Securitisation

The flexibility of the securitisation regime allows for an extensive range of assets, including future receivables, which may be securitised through a Maltese vehicle.

In any form of securitisation, an originator such as a bank or an insurer, transfers an asset or liability to a Special Purpose Vehicle (SPV) – or a securitisation vehicle as termed in the Securitisation Act – which issues securities to investors who in turn fund the asset or liability transferred. The key benefit of securitisation is that it can provide non-traditional sources of capital market financing and in this way complements traditional debt and equity financing available to businesses.

The Securitisation Act provides a legal framework for domestic and cross-border securitisations to take place in and from Malta. It provides a comprehensive framework for the conversion of receivables or other assets into securities that can be placed and traded in capital markets.

Besides the traditional forms of structured finance, Malta intends to develop a niche area in securitisation vehicles in insurance, life settlement policies, finance raising for intellectual property structures as well as environment and transportation projects.

A securitisation vehicle enjoys tax neutral status optimising the investors’ return and the originator’s cost of funding. Although, as a rule, securitisation vehicles are liable to 35% tax in Malta substantial deductions are available, which effectively eliminate any taxable income in Malta. Specifically enacted tax rules clarify the deductions available for securitisation vehicles.

Securitisation vehicles can be setup for:

  • Sale transactions: the originator transfers a pool of assets to the securitisation vehicle
  • Synthetic transactions: the securitisation vehicle assumes the credit risk of the originator through credit derivatives
  • Loan transactions: the securitisation vehicle grants secured loans or other secured facilities to the originator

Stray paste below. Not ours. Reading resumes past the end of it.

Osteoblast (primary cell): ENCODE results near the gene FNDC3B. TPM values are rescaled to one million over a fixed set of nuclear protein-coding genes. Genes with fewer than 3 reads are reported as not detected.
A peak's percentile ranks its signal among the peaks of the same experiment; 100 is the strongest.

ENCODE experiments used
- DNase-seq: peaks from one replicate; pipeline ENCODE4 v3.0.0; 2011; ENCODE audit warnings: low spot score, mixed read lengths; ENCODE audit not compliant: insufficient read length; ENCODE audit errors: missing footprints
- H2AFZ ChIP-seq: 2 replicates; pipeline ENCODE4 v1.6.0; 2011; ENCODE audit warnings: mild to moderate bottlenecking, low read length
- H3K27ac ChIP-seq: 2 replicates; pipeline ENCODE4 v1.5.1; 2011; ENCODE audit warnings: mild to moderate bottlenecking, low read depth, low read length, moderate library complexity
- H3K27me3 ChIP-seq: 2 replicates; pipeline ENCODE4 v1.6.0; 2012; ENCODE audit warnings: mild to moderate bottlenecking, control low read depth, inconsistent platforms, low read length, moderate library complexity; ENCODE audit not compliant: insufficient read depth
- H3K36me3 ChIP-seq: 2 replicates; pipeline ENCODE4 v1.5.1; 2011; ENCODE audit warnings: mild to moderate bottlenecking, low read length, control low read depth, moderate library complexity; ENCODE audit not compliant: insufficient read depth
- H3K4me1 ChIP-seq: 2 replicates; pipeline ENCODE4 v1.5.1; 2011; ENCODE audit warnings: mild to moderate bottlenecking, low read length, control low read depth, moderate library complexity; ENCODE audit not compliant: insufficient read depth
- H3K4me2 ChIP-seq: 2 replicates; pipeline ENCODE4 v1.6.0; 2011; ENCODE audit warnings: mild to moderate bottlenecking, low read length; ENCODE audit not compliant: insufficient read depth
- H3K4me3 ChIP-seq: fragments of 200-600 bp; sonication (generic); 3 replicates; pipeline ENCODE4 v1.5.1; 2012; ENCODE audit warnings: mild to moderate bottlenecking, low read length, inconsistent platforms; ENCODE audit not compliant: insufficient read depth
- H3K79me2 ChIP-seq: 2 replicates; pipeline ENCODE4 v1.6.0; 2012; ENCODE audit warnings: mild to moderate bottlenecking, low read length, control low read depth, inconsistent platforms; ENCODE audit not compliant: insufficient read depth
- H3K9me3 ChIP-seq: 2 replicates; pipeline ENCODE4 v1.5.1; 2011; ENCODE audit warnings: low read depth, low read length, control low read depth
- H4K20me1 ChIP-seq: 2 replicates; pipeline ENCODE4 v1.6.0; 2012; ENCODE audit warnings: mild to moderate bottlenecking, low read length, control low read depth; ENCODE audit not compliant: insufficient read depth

Download your copy of the Securitisation Factsheet

Insurance-linked securities and RSPVs

The current challenging environment across Europe has increased the need to maximise returns and has stimulated new ways of transferring risk and financing reinsurance. Malta is targeting the insurance-linked securities (ILS), catastrophe bond and reinsurance convergence sector by providing the use of Reinsurance Special Purpose Vehicles (RSPVs). The regulation allows for RSPVs to be authorised, formed and regulated in Malta, and is a move that is expected to attract ILS issuers to the domicile – particularly European based transactions.

As of February 2012, securitisation vehicles have had the option to have their securities listed on the European Wholesale Securities Market (EWSM), a European regulated market based in Malta. Listing on the EWSM is advantageous to the issuer as it enhances the publicity and credibility of the securities offering.

RSPV Regulatory Framework:

  • The Insurance Business Act allows for the making of regulations which provide for the establishment of special purpose vehicles within the meaning of the Reinsurance Directive (Directive 2005/68/EC).
  • The RSPV Regulatory framework provides for the authorisation and regulation of RSPVs. Applies the Insurance Business Act (Cap.403) and the Securitisation Act (Cap 484)
  • Aligned with EIOPA Advice for Level 2 Implementing Measures on Solvency II (Directive 2009/138/EC)

Authorisation Process:
Procedures for the authorisation of an RSVP for specific use/s. Includes Mandatory Conditions required for all Contractual Arrangements to ensure that claims of the providers of capital to the RSPV are at all times subordinated to the reinsurance obligations of the RSPV to the insurance or reinsurance company.

Governance Requirements:
Qualifying shareholders and key functionaries must be fit and proper persons and the RSPV’s system of governance needs to be appropriate to the nature, scale and complexity of the risk that the RSPV assumes.

Solvency Requirements:
RSPVs must be fully funded at all times. The value of its assets must be equal to or exceed the aggregate maximum risk exposure, so that the RSPV is able to pay the amounts it is liable for as they fall due.

Supervisory Reporting:
The RSPV is required to report to the MFSA on the value of its assets, its aggregate maximum exposure, any conflicts of interest, as well as any significant transactions entered into within a reporting period.

 

Securitisation Cell Companies (SCC)

Malta has broken new ground with the launch of a unique new structure called the Securitisation Cell Company (SCC), the legislation of which came into force in November 2014. The domicile was the first EU member state to introduce SCCs, which are companies, empowered to establish within themselves one or more cells for the purpose of securitisation transactions.

Niche Areas for Securitisation

  • Insurance
  • Life settlement policies
  • Raising finance for intellectual property structures and environment and transportation projects

 

 Download your copy of the Securitisation Factsheet